[0011] In some preferred embodiments of the invention there is a further step (f) for sharing route information with the external protocol peers. Also in some preferred embodiments a routing session is established between every instance of rdBGP and every other instance of rdBGP. In still further preferred embodiments two instances of rdBGP maintain a routing session with each external protocol peer, providing fault-tolerance thereby.

[0012] In some embodiments each of the plurality of instances of rdBGP are in full-mesh communication with each other via a reliable communication mechanism. In some embodiments instances of rdBGP are dynamically assigned to the plurality of external protocol peers based on a metric selected from the group consisting of CPU usage and memory usage.

[0013] In another aspect of the present invention a multi-processor router is provided, comprising a plurality of instances of a router-distributed Border Gateway Protocol (rdBGP) executing on each of a plurality of processors, an internal fabric through which the plurality of processors may communicate, and ports through which the rdBGP instances may communicate with external routers. The router is characterized in that each instance of rdBGP establishes a routing session with an external router, learns routes from the external router, and determines a set of routes, including a best route, from the routes learned.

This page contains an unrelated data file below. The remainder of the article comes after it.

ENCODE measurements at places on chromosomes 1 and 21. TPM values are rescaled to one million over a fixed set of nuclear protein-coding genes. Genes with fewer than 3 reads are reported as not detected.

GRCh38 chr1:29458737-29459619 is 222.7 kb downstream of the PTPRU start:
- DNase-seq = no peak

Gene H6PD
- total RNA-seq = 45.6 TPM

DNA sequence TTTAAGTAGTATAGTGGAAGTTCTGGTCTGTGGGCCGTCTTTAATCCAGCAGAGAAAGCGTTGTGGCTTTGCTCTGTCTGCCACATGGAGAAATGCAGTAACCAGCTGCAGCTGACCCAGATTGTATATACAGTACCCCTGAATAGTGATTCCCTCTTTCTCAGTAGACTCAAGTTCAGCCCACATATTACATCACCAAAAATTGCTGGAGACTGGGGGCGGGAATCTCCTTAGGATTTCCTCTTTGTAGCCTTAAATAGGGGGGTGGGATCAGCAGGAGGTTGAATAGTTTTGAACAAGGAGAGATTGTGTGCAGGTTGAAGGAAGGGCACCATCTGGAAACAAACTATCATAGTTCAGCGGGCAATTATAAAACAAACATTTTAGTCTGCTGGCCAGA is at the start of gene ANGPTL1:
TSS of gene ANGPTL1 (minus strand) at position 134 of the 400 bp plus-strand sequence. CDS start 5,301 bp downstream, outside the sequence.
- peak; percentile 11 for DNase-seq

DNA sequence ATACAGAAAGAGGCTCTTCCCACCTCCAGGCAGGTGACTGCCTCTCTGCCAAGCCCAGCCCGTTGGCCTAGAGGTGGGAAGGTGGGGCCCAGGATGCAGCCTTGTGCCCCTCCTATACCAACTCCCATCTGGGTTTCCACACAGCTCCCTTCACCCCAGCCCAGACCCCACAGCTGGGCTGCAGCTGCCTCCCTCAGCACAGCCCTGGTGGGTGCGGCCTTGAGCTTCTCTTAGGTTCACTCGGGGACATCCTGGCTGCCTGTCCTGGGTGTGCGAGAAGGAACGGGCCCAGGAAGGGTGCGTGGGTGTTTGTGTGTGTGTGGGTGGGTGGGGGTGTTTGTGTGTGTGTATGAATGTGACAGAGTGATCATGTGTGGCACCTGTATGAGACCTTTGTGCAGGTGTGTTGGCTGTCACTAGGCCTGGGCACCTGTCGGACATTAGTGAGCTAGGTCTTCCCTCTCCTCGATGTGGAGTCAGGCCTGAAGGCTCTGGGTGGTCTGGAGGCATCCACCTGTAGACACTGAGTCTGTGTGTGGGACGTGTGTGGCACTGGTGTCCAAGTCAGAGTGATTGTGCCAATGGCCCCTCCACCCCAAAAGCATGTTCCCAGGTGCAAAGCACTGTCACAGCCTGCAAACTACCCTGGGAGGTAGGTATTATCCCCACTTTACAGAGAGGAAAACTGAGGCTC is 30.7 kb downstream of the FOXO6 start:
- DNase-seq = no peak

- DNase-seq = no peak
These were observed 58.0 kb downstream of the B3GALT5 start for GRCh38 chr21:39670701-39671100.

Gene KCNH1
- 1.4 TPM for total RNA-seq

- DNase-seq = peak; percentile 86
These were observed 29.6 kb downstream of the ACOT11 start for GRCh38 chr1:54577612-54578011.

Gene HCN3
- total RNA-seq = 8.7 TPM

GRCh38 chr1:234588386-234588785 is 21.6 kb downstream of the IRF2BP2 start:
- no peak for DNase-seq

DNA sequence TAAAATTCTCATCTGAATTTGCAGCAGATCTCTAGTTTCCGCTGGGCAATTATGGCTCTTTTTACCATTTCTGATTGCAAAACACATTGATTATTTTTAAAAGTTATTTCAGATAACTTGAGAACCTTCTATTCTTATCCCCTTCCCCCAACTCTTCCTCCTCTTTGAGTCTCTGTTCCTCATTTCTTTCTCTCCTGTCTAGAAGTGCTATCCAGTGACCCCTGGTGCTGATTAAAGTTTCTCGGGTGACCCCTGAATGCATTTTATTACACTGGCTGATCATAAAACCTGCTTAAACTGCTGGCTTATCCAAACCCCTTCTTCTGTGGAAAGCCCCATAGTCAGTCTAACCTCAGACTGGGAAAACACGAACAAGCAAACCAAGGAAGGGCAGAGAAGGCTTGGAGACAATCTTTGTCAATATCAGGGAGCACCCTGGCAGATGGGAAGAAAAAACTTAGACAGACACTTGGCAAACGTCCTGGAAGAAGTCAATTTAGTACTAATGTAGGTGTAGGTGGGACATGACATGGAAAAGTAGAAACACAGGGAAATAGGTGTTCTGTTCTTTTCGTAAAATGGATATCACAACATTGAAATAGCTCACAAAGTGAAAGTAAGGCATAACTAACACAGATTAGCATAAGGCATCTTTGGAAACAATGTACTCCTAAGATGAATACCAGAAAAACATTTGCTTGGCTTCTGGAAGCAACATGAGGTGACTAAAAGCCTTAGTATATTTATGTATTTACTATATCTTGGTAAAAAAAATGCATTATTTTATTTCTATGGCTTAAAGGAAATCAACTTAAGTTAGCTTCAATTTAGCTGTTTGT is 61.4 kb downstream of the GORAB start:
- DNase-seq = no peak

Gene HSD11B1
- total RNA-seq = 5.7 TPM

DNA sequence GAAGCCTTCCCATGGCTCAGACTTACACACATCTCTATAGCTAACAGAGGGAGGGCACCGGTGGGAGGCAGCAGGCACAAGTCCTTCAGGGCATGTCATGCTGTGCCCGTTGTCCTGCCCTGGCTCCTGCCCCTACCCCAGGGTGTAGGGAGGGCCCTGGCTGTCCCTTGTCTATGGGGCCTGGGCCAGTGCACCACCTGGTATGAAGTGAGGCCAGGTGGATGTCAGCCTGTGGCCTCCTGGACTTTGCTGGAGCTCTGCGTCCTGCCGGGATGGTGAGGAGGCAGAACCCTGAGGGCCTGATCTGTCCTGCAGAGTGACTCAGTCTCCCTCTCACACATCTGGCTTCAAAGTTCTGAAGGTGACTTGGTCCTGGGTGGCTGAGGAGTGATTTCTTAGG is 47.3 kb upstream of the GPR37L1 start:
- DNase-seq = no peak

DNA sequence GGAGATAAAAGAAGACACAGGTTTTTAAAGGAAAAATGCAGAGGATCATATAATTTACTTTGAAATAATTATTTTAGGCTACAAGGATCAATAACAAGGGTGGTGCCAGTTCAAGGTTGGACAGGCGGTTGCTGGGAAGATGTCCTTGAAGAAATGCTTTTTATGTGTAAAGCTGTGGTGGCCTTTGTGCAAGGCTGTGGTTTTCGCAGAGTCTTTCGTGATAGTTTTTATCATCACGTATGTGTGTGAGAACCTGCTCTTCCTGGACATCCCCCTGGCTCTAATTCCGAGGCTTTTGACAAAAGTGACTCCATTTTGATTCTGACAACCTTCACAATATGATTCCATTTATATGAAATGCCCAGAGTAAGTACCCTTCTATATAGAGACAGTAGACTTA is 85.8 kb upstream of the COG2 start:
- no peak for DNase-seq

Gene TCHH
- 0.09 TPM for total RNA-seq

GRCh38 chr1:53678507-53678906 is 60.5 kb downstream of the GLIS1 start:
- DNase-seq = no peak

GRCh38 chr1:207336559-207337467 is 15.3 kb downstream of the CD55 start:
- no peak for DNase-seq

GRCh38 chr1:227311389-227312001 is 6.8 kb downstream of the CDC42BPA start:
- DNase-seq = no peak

[0014] In some preferred embodiments each instance of rdBGP also establishes routing sessions with each instance of rdBGP, and shares route information thereby. In other embodiments each instance of rdBGP re-determines best route information after sharing with other instances of rdBGP, and shares route information with any external router with which it has a routing session.